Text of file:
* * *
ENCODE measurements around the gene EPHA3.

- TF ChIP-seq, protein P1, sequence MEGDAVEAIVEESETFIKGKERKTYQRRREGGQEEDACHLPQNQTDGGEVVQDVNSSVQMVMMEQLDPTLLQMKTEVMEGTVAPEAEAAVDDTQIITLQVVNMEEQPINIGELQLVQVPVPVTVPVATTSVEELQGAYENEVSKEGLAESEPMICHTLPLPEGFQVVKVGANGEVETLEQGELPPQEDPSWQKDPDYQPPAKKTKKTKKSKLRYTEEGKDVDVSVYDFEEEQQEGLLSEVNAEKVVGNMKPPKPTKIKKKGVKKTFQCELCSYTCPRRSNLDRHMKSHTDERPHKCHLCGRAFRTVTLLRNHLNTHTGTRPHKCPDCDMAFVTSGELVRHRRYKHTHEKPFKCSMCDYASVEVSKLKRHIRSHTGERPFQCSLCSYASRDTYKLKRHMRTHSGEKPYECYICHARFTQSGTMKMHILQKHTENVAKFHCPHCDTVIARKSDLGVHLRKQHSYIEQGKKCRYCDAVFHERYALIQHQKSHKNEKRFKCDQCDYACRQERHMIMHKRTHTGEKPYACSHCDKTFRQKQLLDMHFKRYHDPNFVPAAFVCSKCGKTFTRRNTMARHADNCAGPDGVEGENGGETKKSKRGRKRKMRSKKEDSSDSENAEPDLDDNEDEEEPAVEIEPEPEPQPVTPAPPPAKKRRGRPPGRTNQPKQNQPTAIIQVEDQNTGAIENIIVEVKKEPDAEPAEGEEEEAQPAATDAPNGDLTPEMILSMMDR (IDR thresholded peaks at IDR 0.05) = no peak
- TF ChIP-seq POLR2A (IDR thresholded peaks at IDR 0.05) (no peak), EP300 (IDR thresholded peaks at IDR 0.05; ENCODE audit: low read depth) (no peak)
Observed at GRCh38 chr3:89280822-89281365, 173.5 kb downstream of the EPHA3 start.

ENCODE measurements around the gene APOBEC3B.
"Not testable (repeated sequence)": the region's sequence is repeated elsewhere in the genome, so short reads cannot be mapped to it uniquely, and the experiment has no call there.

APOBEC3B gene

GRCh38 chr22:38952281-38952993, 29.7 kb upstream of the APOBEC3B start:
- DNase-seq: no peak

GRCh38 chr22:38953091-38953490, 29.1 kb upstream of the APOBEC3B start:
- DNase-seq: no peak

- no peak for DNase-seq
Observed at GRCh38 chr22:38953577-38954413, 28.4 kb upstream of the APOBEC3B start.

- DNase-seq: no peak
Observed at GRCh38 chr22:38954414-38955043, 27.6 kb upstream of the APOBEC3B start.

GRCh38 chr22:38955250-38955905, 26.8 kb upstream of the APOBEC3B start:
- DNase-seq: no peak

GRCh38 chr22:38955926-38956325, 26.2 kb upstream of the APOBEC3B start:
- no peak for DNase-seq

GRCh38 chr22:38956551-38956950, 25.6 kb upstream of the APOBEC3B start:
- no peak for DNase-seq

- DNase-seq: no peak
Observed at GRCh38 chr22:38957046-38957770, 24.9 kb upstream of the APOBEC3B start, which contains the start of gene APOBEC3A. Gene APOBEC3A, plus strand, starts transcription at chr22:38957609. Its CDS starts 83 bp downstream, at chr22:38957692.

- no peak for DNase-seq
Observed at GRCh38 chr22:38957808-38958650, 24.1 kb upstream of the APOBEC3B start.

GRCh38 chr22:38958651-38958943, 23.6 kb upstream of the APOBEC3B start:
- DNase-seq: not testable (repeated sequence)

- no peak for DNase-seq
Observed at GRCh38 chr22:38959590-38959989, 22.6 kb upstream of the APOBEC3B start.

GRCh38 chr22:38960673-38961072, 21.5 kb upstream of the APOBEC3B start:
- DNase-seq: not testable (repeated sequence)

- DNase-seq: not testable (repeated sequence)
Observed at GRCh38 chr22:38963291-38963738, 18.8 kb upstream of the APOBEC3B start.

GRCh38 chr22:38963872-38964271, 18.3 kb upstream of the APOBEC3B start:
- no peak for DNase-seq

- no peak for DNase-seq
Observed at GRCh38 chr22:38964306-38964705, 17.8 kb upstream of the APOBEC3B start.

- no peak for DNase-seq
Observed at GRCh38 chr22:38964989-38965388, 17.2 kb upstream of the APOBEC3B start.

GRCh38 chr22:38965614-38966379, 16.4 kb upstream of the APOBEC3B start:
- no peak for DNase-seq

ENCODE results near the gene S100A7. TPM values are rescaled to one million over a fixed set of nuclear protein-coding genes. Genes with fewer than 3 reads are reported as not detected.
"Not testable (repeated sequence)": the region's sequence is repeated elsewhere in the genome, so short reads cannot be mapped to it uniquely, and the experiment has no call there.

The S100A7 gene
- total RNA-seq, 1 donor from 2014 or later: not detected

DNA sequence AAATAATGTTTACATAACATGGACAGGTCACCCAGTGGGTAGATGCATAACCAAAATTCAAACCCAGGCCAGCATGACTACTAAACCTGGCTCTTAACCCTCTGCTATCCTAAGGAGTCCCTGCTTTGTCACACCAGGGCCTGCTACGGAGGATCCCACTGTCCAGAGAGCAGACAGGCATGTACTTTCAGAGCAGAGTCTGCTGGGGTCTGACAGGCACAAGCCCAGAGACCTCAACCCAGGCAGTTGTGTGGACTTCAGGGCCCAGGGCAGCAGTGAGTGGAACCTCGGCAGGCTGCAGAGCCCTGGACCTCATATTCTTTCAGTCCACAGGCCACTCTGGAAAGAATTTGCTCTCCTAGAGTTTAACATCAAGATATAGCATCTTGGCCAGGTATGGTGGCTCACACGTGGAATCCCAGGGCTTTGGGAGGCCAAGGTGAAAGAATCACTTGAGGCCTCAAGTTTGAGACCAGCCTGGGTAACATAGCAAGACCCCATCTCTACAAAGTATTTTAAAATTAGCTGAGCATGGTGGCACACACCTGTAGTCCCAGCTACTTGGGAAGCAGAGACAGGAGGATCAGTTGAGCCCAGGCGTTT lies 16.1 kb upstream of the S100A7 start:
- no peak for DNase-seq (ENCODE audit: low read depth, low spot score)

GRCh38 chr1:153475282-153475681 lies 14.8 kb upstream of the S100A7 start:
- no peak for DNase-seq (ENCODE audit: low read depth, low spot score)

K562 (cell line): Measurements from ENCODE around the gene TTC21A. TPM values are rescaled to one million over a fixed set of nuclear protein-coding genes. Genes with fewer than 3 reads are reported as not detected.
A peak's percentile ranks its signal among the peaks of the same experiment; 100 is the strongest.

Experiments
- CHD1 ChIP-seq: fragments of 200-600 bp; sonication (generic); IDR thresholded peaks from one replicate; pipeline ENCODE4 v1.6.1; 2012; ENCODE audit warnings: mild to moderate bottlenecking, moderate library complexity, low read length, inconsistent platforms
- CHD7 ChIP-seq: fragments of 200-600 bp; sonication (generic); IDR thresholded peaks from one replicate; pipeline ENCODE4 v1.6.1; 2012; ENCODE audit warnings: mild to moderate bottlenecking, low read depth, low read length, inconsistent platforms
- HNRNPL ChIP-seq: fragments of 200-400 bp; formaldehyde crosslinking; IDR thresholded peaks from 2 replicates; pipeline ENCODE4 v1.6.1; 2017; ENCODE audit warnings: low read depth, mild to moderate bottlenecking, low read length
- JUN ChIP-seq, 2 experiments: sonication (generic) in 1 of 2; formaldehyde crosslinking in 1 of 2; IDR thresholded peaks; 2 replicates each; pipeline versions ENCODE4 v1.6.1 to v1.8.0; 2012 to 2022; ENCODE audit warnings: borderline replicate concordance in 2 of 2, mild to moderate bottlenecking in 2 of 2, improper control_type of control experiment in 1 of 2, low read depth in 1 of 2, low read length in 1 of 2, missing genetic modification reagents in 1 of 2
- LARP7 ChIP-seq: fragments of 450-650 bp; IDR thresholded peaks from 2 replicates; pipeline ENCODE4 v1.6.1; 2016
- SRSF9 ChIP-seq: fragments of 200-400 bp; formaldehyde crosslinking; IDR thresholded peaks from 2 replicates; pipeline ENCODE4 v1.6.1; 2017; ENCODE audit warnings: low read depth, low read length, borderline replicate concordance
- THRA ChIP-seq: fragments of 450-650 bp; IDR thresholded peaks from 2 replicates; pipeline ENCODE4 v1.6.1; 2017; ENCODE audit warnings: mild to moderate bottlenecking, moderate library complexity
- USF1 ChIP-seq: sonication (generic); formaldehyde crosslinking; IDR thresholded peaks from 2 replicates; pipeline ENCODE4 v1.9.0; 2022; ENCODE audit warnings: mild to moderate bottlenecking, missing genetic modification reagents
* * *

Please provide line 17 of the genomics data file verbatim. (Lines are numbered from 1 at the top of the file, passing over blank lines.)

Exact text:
- DNase-seq: no peak